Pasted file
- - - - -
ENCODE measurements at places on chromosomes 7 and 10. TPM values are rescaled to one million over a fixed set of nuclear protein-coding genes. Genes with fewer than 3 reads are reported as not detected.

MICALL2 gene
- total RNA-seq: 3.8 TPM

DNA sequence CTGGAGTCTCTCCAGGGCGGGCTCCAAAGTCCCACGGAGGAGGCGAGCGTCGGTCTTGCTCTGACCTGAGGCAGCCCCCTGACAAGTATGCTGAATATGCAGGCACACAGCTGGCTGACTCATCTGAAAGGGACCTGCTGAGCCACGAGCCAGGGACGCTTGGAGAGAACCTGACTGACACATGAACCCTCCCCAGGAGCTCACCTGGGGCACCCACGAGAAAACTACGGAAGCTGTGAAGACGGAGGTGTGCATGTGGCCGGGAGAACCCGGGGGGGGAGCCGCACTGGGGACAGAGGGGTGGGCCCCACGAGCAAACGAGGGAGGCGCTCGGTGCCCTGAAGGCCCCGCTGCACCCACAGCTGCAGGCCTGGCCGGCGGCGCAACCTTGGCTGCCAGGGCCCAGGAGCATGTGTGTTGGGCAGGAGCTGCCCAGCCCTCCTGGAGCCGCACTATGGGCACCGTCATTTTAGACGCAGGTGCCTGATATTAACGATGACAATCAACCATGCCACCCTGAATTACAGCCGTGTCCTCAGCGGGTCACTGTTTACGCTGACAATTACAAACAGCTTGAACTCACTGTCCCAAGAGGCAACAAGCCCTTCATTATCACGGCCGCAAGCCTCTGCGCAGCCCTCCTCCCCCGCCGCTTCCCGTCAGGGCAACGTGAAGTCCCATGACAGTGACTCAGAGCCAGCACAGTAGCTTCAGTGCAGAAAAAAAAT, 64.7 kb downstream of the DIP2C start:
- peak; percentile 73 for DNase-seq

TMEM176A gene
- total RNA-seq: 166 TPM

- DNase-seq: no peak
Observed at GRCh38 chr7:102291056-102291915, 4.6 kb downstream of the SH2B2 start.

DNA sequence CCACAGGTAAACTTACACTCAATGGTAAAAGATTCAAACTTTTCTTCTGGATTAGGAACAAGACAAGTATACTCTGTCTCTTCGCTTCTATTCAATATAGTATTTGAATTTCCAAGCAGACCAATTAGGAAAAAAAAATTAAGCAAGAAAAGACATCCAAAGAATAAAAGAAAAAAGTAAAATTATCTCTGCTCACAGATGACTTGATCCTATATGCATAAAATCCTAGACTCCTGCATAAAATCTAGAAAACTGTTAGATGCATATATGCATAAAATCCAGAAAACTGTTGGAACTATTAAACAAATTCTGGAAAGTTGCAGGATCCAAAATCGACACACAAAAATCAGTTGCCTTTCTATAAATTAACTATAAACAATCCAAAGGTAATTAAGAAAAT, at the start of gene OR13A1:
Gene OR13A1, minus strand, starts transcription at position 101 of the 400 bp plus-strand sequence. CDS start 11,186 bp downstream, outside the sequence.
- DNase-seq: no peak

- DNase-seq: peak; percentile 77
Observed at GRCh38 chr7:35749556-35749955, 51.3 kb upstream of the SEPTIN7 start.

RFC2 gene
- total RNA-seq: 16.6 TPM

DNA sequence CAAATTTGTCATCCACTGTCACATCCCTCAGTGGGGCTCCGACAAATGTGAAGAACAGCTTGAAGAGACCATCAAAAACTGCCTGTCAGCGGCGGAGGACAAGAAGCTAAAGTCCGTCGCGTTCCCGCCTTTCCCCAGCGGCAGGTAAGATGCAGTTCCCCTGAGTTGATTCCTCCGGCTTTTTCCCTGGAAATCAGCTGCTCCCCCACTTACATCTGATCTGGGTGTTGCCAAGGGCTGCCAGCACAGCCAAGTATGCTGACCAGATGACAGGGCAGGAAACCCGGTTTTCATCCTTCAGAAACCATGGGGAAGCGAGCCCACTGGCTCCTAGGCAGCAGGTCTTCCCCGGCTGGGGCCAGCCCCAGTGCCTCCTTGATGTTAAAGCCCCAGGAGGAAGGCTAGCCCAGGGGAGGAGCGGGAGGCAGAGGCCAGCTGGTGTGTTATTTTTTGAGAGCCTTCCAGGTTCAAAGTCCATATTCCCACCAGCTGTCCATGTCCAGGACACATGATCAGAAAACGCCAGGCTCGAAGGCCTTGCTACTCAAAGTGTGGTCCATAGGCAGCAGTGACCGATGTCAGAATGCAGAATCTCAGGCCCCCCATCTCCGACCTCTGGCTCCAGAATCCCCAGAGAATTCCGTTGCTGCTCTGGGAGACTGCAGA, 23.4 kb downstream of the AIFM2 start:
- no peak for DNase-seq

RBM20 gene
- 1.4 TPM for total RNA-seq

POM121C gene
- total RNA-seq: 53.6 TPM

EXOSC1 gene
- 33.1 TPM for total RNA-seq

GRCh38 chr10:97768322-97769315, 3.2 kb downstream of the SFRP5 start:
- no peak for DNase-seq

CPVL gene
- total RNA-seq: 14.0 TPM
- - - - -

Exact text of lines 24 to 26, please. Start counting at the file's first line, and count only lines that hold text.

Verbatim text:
- 33.1 TPM for total RNA-seq

GRCh38 chr10:97768322-97769315, 3.2 kb downstream of the SFRP5 start:
- no peak for DNase-seq